The 2016 Liberia Demographic and Health survey report provides a healthy insight into the realities that the housing program should seek to address. According to the 2013 Liberia Demographic Health Survey Report, only 3 percent of households in rural Liberia have had access to electricity since 2007 and overall, only 10 percent of total households have electricity that is connected to the national grid.

Further, 47 percent of households have floors made up of mud, sand, or earth. It is acknowledged that the type of flooring used determines the household’s vulnerability to disease causing agents.

Additionally, the number of rooms used for sleeping determines the level of overcrowding as overcrowding increases the risks of contracting disease. Overall, 40 percent which is nearly half of the country’s population use one room for sleeping which is a clear indication of the critical need for housing.

Thus, as can be seen, President Weah is attempting to address a very tall order. As the National Housing Authority points out, since 1960 the Government of Liberia has initiated several housing programs under which only 1,974 housing units have been built to date. This is just a tiny fraction of the estimated 512,000 new dwellings required to pressing national housing needs.

This newspaper cannot help but underscore the need to undercut construction costs by using local materials. It is proven for example that stabilized soil (laterite) bricks mixed with a little amount of cement and sand can be used to build durable and long lasting homes. The Don Bosco Polytechnic located on 8th Street, for instance, has over the years produced bricks and roofing tiles all made from local materials which clearly demonstrates their viability for use in construction.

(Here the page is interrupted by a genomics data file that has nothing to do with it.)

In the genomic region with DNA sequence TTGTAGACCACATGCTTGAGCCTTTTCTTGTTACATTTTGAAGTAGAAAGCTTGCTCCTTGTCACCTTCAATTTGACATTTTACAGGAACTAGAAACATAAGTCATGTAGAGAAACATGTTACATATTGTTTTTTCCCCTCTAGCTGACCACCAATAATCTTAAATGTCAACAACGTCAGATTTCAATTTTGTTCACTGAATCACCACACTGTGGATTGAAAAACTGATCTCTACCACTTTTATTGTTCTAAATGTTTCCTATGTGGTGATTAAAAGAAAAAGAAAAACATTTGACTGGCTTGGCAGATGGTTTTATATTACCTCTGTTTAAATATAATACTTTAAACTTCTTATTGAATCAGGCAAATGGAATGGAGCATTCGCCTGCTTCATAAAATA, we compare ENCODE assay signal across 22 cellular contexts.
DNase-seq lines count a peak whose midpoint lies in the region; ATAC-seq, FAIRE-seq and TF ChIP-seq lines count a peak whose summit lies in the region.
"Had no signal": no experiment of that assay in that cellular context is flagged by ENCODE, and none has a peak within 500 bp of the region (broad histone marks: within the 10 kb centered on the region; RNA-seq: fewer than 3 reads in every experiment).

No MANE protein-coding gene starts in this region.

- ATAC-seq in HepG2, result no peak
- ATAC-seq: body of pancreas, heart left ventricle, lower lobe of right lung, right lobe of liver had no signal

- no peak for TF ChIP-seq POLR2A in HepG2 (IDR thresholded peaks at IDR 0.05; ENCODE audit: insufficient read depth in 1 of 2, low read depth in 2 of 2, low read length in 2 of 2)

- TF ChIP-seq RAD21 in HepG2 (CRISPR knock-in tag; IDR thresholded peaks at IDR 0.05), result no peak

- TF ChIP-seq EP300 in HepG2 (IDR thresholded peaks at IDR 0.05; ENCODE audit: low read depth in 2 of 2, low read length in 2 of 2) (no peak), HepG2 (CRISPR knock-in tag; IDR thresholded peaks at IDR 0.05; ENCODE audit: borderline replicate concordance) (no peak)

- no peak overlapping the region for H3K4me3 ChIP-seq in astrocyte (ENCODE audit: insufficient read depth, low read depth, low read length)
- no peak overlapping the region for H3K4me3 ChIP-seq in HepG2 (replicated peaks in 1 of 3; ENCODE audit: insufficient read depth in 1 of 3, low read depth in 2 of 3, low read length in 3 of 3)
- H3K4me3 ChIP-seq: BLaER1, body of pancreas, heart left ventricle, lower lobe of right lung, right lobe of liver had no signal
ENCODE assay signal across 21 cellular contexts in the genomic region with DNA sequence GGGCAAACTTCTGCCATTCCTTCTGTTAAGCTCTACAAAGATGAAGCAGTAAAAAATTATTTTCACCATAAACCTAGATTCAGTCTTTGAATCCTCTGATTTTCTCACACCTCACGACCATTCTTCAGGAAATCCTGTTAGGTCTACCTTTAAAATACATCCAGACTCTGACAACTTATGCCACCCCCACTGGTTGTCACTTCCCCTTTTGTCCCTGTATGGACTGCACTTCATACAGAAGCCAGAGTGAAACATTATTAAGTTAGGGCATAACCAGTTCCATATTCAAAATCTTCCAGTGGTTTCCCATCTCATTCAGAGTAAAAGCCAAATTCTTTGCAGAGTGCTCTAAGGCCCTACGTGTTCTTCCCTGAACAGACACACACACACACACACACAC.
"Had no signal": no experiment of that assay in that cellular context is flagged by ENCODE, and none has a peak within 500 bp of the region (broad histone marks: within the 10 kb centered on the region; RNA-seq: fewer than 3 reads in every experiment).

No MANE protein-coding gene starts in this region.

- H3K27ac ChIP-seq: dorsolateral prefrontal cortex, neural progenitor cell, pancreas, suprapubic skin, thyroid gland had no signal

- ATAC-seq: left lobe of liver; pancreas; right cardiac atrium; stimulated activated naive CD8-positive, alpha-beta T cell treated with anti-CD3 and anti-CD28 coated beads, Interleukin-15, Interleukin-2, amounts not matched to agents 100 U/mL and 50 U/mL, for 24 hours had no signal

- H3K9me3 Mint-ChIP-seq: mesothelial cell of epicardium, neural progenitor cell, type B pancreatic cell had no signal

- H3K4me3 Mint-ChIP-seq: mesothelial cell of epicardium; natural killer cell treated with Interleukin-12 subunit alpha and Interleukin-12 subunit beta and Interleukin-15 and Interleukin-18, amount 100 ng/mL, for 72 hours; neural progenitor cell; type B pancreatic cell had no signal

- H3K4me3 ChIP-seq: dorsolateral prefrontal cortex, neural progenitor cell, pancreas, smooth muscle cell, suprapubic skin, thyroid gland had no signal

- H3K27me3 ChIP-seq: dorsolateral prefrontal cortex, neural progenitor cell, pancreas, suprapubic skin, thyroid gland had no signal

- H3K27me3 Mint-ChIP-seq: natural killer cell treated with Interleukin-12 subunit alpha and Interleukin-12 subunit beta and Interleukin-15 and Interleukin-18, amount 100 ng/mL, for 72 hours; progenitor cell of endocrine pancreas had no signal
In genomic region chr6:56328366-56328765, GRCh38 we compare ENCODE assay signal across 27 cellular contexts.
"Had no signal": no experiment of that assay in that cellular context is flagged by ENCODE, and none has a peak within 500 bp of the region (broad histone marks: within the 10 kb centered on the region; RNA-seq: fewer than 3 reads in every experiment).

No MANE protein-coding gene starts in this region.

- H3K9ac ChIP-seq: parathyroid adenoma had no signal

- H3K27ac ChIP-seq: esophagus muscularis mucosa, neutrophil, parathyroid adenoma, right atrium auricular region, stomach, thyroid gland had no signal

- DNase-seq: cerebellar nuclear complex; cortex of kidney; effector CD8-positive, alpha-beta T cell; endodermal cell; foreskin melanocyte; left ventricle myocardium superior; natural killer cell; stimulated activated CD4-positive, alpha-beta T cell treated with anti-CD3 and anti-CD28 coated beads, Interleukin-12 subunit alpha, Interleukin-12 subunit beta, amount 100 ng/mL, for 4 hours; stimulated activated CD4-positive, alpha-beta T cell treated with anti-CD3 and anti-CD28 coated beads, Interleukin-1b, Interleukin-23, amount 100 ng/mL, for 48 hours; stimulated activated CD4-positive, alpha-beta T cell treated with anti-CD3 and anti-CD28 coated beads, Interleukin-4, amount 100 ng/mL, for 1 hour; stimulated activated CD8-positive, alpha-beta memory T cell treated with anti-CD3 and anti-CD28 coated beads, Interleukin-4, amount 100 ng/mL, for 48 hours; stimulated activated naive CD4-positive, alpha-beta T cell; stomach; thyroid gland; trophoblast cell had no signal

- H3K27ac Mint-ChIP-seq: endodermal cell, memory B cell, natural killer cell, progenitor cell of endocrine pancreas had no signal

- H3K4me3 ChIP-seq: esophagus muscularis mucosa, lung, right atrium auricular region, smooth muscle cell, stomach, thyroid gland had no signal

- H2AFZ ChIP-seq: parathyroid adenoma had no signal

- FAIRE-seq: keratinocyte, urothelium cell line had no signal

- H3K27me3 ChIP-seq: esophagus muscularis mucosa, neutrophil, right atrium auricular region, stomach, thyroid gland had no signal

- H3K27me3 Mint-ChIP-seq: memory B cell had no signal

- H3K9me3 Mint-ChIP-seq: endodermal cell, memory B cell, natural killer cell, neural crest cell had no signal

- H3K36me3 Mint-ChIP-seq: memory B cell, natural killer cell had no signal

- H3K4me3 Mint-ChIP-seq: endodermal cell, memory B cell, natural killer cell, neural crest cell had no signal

This newspaper stands convinced that should such an approach be adopted, making the most use of local materials to construct housing for both rural and urban poor, President Weah’s dream to bring his people into the 21st century by providing them modern and decent housing facilities can be significantly enhanced.

As a Chinese proverb says, a thousand mile journey begins with the first step; the construction of 512,000 housing units can be likened to an attempt at a thousand-mile journey taking one step at a time.

President Weah, by the launch of the housing project, has planted his feet firmly and forward on the path towards the completion of that thousand-mile journey.

We at the Daily Observer can only wish him well and pray that he succeeds in this worthwhile undertaking in the interest of the Liberian people.

Keep pressing on, Mr. President, and waver not at your peril and that of the nation.


  1. We can achieve it,if the right people are placed in the right areas and cut down the huge salary also pay all the government’s revenue to a bank, not individual collecting it.

  2. Your article makes a great point by stressing not once, but twice how local materials should be used as much as possible. A large portion of the building materials will probably be imported unless attention is paid where they come from. If they were manufactured locally, it would reduce cost, create jobs at the same time provide the housing. We show how bathroom and kitchen fixtures can be manufactured locally and one could also export to Côte d’Ivoire to supply the huge on-going construction projects there.